Systemic and infectious diseases

Sarcoidosis

Is a systemic granulomatous disease of unknown cause that results in inflammatory noncaseating granuloma. It might be asymptomatic with indolent course or it can be presented by bilateral hilar adenopathy, shortness of breath, fever, and fatigue. The role of EUS in diagnosing sarcoidosis is not defined as EUS-FNA is substantially made to exclude malignancy.[33],[34]

Lymphoma

Mediastinal adenopathy due to lymphoma represents a major clinical challenge in the diagnosis as well as when obtaining tissue biopsy is being decided. EUS-FNA may be helpful in diagnosing mediastinal lymphoma; however, the sensitivity is reported at 73%–80% 39–42 and excisional biopsy should be performed when FNA is negative.[35],[36] Increasingly, the cytology may not provide prognostic information about the certain types of lymphoma in comparison to that can be obtained when tissue biopsy is made. A 19G needle can provide tissue acquisition for pathological examination.[37],[38],[39]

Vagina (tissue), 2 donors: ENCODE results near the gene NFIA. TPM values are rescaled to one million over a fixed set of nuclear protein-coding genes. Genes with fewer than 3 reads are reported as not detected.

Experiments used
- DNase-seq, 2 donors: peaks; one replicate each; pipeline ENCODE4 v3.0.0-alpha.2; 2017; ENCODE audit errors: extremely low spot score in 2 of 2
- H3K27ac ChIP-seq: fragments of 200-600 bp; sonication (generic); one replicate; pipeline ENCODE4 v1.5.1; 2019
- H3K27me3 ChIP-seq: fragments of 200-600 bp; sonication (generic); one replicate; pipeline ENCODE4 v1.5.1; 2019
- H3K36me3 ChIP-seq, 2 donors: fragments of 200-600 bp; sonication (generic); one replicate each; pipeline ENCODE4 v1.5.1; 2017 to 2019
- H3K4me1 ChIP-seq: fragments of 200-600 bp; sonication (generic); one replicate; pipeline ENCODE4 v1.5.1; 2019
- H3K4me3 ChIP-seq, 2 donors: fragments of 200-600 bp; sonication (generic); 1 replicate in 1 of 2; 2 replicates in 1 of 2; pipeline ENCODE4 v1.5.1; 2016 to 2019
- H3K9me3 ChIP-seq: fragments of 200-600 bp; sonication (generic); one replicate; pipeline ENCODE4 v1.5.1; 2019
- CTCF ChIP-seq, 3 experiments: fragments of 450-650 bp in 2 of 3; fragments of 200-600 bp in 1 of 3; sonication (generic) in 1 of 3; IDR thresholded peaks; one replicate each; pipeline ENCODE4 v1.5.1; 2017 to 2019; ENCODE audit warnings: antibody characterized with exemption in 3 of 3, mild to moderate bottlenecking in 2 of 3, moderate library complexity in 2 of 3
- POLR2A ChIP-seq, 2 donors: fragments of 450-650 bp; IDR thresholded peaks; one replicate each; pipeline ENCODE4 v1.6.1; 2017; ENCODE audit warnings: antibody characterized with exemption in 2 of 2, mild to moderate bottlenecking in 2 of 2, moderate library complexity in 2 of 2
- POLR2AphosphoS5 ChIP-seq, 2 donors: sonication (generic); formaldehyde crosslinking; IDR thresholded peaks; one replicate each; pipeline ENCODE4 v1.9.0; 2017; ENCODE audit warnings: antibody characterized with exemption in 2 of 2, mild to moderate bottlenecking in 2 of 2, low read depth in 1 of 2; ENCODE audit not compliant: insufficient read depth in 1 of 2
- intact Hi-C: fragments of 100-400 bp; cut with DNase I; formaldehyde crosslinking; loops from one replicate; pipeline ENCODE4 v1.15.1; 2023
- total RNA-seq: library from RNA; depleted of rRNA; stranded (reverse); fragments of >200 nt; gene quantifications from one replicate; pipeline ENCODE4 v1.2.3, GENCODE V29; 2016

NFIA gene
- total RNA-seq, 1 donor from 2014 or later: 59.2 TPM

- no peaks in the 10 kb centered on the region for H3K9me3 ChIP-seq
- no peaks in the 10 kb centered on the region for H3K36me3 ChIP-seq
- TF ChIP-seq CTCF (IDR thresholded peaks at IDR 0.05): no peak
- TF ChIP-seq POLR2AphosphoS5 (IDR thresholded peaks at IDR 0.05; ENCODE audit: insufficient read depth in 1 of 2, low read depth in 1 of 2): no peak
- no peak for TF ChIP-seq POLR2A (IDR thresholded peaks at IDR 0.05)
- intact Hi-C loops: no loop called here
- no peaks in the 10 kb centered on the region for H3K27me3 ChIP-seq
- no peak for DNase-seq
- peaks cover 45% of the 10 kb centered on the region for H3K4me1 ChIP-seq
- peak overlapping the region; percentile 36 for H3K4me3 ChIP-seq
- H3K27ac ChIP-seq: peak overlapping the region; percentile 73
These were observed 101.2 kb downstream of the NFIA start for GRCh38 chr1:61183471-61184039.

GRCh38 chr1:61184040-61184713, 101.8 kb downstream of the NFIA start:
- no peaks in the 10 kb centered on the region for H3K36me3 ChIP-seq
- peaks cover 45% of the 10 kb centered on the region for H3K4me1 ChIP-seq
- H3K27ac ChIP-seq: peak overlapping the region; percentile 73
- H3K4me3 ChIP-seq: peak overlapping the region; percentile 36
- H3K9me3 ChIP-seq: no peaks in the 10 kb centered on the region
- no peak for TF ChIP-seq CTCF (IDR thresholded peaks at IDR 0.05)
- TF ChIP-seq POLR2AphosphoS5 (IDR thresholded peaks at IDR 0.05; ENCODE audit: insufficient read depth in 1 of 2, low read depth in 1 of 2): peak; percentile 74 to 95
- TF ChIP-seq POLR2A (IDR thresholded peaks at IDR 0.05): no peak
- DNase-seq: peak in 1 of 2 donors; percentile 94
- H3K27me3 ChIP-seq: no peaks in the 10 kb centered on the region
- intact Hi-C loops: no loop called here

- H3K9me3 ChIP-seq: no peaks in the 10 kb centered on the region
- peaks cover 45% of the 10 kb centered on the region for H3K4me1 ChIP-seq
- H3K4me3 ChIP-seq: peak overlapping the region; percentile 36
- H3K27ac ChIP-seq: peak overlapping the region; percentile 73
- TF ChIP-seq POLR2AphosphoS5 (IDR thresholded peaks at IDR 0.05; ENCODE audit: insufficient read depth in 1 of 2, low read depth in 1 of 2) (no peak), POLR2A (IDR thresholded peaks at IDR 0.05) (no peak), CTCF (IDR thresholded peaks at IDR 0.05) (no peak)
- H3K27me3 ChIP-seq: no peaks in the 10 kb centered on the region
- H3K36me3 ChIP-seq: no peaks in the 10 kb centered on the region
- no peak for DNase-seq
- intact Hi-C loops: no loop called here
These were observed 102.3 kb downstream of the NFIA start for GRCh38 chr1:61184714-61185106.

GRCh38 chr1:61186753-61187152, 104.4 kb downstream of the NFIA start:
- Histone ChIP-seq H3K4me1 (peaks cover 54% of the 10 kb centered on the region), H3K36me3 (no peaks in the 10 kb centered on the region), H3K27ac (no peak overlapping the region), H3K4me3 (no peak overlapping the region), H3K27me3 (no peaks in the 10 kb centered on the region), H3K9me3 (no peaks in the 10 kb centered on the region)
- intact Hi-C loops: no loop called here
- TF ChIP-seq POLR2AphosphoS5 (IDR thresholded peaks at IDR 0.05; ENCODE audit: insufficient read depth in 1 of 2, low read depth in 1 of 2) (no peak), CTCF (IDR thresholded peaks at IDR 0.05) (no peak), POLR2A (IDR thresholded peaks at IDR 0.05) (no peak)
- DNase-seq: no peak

Further studies are required to provide information about the significance of EUS-FNA and FNB in the evaluation of mediastinal adenopathy ascribed to lymphoma.

Infections

TB and other systemic infection can cause mediastinal lymphadenopathy and its diagnosis using EUS-FNA had been reported.[40],[41],[42] If systemic infection has been suspected, the specimen obtained by EUS-FNA should be rendered for acid-fast stain, culture for TB and fungal culture as well. Complications as mediastinal-esophageal fistula have been reported after EUS-FNA.[43] Further studies are needed to evaluate the role of EUS-FNA to diagnose mediastinal TB.